For the Kamammas to be the best they could become and to develop into resilient tourist service providers, and to survive as tourist businesses in a world never pioneered before, entailed to learn the art of running a tourism service in a fiercely protective industry before they even started out . Tourism is an industry Dreamcatcher founder calls: “The Cash cow of a Country”, and one sought after globally. The quest to find appropriate training at an entry level conducive to the Kamammas, at a differentiated grade to accommodate all the Kamammas and in at least 3 of the official languages of South Africa proved to be difficult.
Whilst training in tourism is offered at a multitude of training institutions in South Africa, it is expensive and if followed properly, would take the budding Kamamma entrepreneurs away from their homes which none of them could afford as they are either the sole breadwinner or often the carer of the children and head of the home. Besides, many Kamammas, growing up in Apartheid South Africa never had the chance to evolve to high school or past grade 7 or 8. Taking a close look at what was being trained, it was also apparent that training did not provide a chance nor the platform for new tourism accommodation and catering services to develop and grow from their entry level. Much of the training assumed tourism smme’s come ready made, had the amenities and resources for instance in their kitchens which mainstream established kitchens and accommodations had and that the Kamammas would be able to achieve the regulations and standards entrenched in mainstream training outcomes. How would a Kamamma have 5 skillets,a pairing knife, 6 pots, a pantry, a cutting table etc., when she had mastered the art of cooking for a team of liberation fighters who came home on clandestine trips to rest, on one burner with one pot or pan, manage or even afford that?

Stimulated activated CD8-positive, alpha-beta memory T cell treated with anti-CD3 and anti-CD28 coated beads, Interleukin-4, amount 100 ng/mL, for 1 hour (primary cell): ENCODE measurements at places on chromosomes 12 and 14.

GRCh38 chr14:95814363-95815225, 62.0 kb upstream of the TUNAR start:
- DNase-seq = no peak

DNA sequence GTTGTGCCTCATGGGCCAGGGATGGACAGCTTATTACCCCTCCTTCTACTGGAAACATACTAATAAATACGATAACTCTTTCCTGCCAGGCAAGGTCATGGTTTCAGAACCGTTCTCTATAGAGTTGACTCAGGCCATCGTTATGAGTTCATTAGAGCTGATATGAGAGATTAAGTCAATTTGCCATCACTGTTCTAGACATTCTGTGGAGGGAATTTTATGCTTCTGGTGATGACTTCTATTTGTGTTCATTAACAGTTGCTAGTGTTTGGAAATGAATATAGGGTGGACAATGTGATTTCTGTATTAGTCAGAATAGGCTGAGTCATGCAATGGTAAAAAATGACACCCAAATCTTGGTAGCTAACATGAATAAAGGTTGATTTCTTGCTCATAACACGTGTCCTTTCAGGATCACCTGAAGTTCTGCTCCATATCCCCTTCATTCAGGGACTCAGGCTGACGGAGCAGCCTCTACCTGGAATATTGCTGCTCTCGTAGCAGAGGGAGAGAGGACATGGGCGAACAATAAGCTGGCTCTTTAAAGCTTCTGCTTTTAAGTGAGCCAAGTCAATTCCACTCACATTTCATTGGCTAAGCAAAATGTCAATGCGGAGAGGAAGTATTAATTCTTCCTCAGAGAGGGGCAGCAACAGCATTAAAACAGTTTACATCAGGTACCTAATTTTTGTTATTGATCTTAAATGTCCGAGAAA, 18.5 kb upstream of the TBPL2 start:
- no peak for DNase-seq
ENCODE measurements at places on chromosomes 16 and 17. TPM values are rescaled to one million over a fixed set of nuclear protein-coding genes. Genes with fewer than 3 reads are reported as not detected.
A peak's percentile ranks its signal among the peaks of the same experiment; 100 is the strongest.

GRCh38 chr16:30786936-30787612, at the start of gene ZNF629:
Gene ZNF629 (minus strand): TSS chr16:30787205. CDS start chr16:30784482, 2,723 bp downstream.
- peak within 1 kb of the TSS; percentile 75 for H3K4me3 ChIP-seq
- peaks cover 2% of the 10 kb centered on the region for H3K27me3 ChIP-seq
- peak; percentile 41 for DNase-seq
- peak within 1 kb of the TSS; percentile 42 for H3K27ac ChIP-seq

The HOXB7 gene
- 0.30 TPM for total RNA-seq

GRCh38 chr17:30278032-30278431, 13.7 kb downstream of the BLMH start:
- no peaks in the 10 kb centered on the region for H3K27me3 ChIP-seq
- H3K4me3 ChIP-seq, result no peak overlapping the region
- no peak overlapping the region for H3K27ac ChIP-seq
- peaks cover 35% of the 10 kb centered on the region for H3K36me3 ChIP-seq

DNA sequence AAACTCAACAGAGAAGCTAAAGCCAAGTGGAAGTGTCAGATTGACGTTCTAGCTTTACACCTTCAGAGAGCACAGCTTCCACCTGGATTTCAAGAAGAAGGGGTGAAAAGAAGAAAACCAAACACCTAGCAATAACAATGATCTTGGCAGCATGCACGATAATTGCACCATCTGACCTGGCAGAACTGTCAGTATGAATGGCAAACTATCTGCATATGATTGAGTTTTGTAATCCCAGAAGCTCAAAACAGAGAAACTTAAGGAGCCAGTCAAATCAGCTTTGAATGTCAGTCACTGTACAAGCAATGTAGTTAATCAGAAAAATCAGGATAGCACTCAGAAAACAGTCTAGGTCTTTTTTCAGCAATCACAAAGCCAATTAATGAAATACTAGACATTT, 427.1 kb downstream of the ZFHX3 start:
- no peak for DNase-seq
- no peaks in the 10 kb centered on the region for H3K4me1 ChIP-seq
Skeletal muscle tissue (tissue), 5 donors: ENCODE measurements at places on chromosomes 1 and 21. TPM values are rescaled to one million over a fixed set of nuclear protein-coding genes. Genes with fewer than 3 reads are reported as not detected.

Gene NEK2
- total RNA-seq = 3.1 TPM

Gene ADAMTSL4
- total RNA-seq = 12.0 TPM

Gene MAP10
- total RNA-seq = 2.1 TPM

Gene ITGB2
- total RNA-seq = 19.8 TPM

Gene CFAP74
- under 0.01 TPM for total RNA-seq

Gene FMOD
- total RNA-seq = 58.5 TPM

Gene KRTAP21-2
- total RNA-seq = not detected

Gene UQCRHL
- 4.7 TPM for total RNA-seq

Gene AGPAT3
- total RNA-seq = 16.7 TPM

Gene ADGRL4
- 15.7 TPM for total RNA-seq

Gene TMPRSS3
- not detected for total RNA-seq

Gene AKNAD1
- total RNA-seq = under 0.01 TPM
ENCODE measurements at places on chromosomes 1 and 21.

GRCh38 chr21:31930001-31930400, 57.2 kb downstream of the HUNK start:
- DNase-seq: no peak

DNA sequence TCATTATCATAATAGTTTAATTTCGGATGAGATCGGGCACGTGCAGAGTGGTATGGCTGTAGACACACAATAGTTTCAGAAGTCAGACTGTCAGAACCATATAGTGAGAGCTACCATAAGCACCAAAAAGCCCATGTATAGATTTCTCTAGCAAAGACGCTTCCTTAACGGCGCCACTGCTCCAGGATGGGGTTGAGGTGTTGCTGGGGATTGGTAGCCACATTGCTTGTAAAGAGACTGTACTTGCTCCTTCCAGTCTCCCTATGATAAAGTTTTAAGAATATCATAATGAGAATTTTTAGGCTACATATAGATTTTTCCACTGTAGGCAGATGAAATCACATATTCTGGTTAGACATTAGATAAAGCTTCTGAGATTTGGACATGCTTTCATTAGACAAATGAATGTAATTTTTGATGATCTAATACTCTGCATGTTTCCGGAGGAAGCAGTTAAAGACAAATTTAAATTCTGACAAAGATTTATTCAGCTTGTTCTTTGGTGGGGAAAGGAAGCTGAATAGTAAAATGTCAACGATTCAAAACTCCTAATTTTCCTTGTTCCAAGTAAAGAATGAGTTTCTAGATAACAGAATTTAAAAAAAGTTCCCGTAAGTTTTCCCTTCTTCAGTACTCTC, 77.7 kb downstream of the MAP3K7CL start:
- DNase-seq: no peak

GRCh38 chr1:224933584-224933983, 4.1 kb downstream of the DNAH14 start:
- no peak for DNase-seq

Our next question was: do the Kamammas need these criteria when her food fed a nation and which very food was what she loved to prepare and would prepare for her guests?
Aptly put by Professor Harold Goodwin (see blog http://haroldgoodwin.info/blog/?p=2474: ” It is also often the efforts of the emerging entrepreneurs, initially not licensed, who spread the benefits of tourism beyond the established honeypots. It was not the established operators who developed township tourism now such an important part of the industry”.
Not finding what we needed, it was clear that it was time for Dreamcatcher to innovate and develop training and skills transfer courses in the form of practical outcomes based and solution focused workshops spread over a period of 3 years and attended at a pace which suited the life and circumstances of the 50 Kamammas and Bhutis spread out around South Africa. In so doing we eliminated a significant barrier to the development of the Kamammas and Bhutis.
The first training course: Tourism its Mine its Yours saw the light in 1996 after almost 10 years of research and has been adapted continuously since then to meet the needs of the Kamamma and the ever evolving tourist market. The ethos of the course, which covers all the usual (and more) learning outcomes, also instills the knowledge and hope in the Kamammas and Bhutis, that they can cast off the shackles of being servants and reach for their dream to become tourist services: changing their lives forever from consumers to manufacturers and enactors in their own communities.